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King of the Grapes
Just about everything’s already been said about this grape called Cabernet. Pretty much the whole world is in love, and this wino is frankly a little over all the praise. Really, I get it – you love Cabernet Sauvignon. You think it’s the biggest, baddest red on the block and all other reds are a little scared when Cabernet comes strutting down the street with his leather jacket on and his brash, easy charm on full display. He’s the 800 pound gorilla of the red world, the oft-proclaimed, probably self-proclaimed, “King of Grapes.” (Sidebar: the “Queen of Grapes” title generally goes to my favorite grape. she’s probably the true force behind the grape throne)

Bible Wine Time
Really though, this grape is the Grape of Ecclesiastes. Like old school, OT nothing new under the sun grape. Like Noah and Lot showing up sloppy, and Solomon getting a little carried away in his amorous song musings before penning an ode to the sheer brutishness of Cabernet while singing “Turn! Turn! Turn!” Incidentally, I blame The Byrds for all the exclamation points showing up in sentences these days.

Young Candy Cane
Strange thing is, Cab (shortened because it’s that cool) is a pretty young grape. It just FEELS like it’s been around forever (see: Kardashian). Truth is, before the 18th century when Cabernet Franc (a serious sounding, respectable red grape if ever there was one) started shacking up with Sauvignon Blanc (white and minerally as the limestone it loves), there was no Cabernet Sauvignon. But from that moment on, it was everywhere. France, Italy, Chile, California, Australia, Lebanon, probably Fiji and Hawaii for all I know. And what a blend it was. Not since Candy Canes has the world seen such a red-white marriage of elegance.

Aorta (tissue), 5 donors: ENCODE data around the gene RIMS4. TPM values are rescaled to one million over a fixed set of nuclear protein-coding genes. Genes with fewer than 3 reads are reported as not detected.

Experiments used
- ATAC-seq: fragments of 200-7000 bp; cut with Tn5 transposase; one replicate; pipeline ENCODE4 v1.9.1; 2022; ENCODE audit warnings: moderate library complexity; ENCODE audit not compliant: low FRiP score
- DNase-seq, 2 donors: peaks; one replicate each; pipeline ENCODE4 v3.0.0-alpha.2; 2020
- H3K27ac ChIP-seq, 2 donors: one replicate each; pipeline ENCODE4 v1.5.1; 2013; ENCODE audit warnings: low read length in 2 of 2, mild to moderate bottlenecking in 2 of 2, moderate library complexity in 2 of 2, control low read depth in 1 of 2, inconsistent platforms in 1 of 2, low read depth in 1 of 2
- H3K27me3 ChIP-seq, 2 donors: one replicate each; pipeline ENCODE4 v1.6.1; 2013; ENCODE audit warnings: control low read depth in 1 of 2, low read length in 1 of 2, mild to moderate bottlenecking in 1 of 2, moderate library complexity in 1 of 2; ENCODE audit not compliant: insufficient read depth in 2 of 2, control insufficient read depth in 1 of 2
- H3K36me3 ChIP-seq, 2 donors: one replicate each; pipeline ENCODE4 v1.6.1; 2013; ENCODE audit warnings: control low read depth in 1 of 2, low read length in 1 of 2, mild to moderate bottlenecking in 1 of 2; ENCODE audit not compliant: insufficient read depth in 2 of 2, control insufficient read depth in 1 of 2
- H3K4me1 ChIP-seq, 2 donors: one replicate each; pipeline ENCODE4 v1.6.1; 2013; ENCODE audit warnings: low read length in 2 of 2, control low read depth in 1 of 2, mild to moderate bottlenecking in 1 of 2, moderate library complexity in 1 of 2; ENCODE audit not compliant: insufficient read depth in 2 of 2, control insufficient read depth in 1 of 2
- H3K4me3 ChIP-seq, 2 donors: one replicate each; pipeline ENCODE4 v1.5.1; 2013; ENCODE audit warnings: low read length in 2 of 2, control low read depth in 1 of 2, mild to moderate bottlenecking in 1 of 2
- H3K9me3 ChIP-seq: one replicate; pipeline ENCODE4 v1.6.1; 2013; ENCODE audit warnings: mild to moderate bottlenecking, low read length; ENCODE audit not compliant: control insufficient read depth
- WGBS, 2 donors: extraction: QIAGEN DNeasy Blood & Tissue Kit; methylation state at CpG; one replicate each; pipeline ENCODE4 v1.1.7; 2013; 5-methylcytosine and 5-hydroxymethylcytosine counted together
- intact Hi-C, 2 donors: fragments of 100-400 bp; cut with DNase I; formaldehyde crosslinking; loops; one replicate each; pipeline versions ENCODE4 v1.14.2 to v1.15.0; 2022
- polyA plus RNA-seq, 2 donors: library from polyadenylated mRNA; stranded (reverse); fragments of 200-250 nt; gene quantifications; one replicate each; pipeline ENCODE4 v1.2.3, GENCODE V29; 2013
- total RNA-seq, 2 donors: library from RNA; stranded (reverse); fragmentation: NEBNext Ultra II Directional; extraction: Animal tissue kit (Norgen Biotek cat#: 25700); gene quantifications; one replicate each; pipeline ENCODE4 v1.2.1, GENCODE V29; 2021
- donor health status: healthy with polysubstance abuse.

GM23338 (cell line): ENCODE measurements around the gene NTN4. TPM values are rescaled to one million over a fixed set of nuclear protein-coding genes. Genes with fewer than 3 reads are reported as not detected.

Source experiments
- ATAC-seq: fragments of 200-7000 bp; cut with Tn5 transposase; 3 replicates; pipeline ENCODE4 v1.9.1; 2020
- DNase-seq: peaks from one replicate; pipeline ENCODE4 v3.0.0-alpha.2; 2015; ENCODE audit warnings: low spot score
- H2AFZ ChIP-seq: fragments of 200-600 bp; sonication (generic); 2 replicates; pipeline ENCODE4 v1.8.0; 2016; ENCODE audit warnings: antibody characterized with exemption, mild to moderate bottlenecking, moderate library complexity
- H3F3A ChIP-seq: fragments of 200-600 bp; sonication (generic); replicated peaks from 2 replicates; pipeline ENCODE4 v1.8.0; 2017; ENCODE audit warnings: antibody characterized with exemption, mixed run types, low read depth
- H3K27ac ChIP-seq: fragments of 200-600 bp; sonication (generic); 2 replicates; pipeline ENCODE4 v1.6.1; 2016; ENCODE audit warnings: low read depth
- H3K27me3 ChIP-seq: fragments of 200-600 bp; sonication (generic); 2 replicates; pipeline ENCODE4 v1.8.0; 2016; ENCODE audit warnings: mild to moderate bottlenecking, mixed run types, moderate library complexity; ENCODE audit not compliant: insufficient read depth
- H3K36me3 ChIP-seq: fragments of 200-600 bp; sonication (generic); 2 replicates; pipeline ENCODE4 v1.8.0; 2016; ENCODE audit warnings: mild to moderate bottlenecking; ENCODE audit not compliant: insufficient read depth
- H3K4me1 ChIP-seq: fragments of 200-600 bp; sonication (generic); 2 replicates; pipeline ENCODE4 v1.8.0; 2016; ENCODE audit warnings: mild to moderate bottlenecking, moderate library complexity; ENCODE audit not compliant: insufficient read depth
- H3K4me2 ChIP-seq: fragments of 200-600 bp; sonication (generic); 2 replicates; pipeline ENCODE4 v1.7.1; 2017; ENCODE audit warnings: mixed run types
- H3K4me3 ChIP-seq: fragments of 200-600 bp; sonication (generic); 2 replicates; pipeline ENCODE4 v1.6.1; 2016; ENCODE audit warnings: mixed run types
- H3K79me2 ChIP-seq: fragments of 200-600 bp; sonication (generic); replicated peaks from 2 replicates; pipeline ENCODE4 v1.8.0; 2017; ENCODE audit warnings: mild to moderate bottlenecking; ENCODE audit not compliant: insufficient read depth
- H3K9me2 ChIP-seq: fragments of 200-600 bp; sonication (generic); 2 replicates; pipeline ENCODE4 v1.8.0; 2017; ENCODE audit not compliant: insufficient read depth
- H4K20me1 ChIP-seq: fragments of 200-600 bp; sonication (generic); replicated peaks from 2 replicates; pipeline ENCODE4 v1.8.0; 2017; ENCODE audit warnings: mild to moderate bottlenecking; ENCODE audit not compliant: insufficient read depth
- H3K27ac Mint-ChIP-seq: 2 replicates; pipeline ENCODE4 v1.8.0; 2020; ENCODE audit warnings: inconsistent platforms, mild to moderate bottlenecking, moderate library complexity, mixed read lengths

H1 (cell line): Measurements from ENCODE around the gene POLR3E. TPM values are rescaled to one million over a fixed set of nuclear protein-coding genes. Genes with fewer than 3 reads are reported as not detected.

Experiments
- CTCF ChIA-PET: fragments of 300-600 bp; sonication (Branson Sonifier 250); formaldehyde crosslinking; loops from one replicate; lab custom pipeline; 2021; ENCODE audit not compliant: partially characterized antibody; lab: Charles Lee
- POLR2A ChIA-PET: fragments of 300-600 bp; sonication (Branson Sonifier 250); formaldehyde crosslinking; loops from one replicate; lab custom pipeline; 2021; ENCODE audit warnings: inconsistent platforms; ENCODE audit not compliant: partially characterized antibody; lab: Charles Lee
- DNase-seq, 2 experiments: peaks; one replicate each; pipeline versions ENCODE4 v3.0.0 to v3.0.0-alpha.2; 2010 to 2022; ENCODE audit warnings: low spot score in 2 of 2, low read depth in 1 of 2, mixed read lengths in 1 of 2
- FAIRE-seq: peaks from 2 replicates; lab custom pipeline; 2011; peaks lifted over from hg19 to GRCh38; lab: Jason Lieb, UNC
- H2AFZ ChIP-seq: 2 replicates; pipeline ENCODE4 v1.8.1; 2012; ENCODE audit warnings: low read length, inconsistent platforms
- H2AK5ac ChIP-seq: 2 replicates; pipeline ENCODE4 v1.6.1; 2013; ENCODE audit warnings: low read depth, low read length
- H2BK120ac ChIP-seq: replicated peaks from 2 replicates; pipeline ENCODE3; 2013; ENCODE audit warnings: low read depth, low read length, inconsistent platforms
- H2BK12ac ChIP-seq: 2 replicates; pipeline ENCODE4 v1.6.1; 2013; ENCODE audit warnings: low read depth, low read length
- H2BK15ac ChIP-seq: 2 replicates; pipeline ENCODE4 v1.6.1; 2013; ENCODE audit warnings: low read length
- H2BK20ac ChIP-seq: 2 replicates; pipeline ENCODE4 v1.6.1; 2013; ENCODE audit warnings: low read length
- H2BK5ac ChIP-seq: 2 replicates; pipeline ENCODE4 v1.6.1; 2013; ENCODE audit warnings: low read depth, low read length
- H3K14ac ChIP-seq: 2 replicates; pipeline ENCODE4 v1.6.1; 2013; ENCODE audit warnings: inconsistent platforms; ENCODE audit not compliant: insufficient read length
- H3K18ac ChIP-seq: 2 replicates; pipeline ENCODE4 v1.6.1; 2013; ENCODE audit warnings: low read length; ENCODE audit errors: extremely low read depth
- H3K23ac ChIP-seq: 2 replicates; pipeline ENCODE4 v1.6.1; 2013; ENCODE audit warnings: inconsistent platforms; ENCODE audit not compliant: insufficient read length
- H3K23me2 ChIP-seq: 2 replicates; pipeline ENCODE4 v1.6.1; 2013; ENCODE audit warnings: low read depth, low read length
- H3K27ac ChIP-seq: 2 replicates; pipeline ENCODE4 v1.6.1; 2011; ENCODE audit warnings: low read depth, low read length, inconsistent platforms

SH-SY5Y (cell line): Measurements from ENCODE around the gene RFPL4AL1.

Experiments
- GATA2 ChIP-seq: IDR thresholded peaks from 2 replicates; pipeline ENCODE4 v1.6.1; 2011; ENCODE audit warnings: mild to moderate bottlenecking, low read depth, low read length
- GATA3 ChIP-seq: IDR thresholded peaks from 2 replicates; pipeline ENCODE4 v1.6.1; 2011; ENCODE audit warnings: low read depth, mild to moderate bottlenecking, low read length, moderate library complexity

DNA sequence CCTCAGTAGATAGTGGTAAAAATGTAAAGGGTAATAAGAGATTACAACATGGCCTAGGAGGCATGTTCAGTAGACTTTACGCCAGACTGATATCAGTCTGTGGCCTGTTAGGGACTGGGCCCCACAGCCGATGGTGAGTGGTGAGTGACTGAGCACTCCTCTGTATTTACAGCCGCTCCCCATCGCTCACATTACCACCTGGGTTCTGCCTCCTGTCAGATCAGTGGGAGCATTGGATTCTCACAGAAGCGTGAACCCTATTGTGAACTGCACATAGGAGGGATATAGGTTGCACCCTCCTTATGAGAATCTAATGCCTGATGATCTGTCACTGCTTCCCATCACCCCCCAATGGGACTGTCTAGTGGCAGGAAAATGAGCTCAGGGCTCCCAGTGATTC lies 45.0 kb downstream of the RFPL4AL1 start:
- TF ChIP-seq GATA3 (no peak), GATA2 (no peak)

Napa Obsession
Napa Valley, California’s most famous wine region, has embraced Cab with aplomb typically reserved for reunited lovers at the airport baggage claim. Find Napa on the map, and you find Cab wrapped all over it, smothering it with kisses and making all the other wine regions a little uncomfortable but a little happy at the same time. Famous Napa names in the WoW (“World of Wine” – sorry gamers) often run into the hundreds of dollars a bottle, and the names of Caymus, Cakebread, Screaming Eagle, Mondavi, Opus One and Far Niente all elicit sighs of purple paradise from Cab lovers across the great state of California.

Far Niente
Far Niente, the subject of today’s excess, happens to be a name that two wino friends with incredibly different tastes recommended to try. One friend (Dr. Econ), a lover of big wines and making her dinner guests pass out in her floor from all kinds of delicious paneer makhani (her soporific recipe here), counts Far Niente among her top California wines and she’s BIG into the biggest of California wines so her word is golden. Another friend (Sommi Seleño), a trained sommi who brightens up at the mention of old-growth Verdejo and Romanian dessert wine, highly recommended the Far Niente tour and the wines when discussing highlights of Napa.

Visiting Far Niente
How then to visit Far Niente? Easy – plug in your destination as Far Niente, start your car rolling from its home base in Santa Rosa and drive. Mountains, hills, sun, happiness – you’re nearly there. Then, continuing to follow the directions of Google Maps, continue left onto a dirt path into the middle of a giant field of grapes (is this even a road? Gmaps says it is), continue past the giant fan that spits water onto the field, wave to the migrant workers taking a water break, turn right at the third giant fan in the middle of the field and continue right until you emerge onto pavement. Only then notice the “No Trespassing” sign. Destination reached – thanks Google Maps, you knew we wanted the full (illegal) tour of the Far Niente facilities.


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Detail Up!